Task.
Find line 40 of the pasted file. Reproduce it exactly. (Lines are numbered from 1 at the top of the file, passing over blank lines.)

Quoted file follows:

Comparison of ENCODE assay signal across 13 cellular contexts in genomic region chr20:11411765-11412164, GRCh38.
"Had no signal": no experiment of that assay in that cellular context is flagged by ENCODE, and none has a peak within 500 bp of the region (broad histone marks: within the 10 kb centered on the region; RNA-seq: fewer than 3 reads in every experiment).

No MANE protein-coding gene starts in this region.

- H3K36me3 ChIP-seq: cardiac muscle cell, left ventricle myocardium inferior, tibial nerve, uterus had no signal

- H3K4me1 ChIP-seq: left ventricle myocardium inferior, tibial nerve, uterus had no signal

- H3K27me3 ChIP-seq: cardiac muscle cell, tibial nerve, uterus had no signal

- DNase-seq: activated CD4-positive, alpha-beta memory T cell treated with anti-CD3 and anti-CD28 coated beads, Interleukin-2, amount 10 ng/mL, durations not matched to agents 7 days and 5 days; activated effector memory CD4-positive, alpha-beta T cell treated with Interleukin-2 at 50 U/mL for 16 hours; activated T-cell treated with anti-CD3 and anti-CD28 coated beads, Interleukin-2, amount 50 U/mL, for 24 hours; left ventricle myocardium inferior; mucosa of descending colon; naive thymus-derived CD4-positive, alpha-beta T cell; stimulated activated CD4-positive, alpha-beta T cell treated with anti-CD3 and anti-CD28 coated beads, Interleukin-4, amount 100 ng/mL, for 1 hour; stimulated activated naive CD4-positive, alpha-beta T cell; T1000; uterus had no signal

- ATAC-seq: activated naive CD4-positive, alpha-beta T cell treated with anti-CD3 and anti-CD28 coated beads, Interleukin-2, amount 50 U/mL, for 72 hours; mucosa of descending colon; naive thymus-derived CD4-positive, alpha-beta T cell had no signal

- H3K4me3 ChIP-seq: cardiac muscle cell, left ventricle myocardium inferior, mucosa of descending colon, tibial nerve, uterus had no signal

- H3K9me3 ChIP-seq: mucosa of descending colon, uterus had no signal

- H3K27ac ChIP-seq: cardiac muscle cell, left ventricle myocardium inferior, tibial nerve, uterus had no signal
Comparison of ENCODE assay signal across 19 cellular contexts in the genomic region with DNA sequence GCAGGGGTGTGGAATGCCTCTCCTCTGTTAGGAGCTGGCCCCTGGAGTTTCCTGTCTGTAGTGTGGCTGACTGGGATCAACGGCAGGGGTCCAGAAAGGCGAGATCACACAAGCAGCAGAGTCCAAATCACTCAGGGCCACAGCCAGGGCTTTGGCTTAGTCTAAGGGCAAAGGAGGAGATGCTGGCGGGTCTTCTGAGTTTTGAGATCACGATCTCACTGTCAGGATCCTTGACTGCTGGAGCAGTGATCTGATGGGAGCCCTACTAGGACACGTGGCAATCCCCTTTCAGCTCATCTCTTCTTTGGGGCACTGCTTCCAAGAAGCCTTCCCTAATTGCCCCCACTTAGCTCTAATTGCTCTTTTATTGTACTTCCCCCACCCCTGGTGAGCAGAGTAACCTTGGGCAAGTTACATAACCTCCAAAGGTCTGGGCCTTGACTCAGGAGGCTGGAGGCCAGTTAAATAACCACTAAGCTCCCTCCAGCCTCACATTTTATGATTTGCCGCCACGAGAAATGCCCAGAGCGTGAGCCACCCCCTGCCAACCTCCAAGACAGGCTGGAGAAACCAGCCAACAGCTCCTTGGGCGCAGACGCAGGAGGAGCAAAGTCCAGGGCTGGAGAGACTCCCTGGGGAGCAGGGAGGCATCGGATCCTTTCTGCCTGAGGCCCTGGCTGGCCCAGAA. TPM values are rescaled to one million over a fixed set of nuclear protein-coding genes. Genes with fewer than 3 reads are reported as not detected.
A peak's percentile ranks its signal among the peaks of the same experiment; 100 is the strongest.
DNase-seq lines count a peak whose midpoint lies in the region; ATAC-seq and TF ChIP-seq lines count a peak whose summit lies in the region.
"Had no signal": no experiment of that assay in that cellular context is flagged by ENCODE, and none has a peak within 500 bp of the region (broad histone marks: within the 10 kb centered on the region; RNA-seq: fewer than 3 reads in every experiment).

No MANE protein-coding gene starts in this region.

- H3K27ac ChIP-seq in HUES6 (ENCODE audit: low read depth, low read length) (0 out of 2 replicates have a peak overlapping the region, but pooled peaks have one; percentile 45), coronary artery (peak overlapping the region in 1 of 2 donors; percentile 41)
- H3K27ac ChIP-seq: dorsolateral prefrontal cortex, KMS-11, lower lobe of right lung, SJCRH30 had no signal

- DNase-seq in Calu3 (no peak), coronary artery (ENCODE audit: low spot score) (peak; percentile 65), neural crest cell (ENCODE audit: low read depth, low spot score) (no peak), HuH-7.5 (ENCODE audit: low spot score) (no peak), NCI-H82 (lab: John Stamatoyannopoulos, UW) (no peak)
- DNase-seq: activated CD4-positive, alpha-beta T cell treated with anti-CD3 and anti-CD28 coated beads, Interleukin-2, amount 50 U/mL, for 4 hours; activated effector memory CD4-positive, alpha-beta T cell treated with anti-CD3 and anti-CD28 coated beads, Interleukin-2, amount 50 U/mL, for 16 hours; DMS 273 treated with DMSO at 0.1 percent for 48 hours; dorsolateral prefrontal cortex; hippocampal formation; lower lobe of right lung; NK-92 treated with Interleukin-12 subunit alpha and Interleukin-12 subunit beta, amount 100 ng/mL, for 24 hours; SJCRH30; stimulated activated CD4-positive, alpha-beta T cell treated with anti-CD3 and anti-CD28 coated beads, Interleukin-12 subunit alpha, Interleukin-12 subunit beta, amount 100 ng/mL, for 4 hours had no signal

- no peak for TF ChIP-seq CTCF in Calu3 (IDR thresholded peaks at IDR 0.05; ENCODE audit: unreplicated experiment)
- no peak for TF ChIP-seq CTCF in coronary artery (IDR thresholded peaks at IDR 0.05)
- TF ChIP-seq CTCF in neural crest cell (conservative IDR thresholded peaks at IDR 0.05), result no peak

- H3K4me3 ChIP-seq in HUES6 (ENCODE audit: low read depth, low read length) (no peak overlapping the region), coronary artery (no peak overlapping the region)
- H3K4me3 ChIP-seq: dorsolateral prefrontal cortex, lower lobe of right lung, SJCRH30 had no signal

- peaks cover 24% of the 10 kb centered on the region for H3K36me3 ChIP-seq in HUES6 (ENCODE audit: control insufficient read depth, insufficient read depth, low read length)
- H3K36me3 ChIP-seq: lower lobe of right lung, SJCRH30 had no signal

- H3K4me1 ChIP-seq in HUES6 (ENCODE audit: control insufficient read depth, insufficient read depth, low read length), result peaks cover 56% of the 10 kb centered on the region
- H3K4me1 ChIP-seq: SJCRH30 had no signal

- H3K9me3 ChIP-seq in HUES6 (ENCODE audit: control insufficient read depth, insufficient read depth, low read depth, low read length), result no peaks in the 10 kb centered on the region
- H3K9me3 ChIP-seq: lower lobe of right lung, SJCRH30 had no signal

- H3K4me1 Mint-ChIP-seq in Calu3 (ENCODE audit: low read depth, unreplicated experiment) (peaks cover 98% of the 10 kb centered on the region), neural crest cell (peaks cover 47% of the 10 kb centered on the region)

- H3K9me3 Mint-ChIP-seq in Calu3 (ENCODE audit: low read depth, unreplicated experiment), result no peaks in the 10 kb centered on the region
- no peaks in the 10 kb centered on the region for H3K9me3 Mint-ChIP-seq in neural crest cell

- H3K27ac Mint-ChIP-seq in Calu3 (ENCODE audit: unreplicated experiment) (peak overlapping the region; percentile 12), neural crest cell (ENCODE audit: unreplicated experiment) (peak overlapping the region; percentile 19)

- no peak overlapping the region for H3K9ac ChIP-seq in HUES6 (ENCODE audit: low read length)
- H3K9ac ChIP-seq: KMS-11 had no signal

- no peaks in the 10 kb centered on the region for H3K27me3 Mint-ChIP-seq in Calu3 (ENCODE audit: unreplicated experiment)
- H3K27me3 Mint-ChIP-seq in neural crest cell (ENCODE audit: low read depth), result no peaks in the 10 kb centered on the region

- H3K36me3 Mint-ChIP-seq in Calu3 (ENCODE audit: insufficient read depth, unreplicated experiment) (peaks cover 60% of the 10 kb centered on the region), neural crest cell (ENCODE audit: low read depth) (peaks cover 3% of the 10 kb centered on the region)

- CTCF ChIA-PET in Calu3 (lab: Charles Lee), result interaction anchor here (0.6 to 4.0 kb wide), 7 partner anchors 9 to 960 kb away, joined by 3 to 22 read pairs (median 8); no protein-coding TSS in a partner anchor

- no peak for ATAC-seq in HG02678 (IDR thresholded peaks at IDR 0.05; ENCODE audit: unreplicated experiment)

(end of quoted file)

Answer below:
- H3K36me3 Mint-ChIP-seq in Calu3 (ENCODE audit: insufficient read depth, unreplicated experiment) (peaks cover 60% of the 10 kb centered on the region), neural crest cell (ENCODE audit: low read depth) (peaks cover 3% of the 10 kb centered on the region)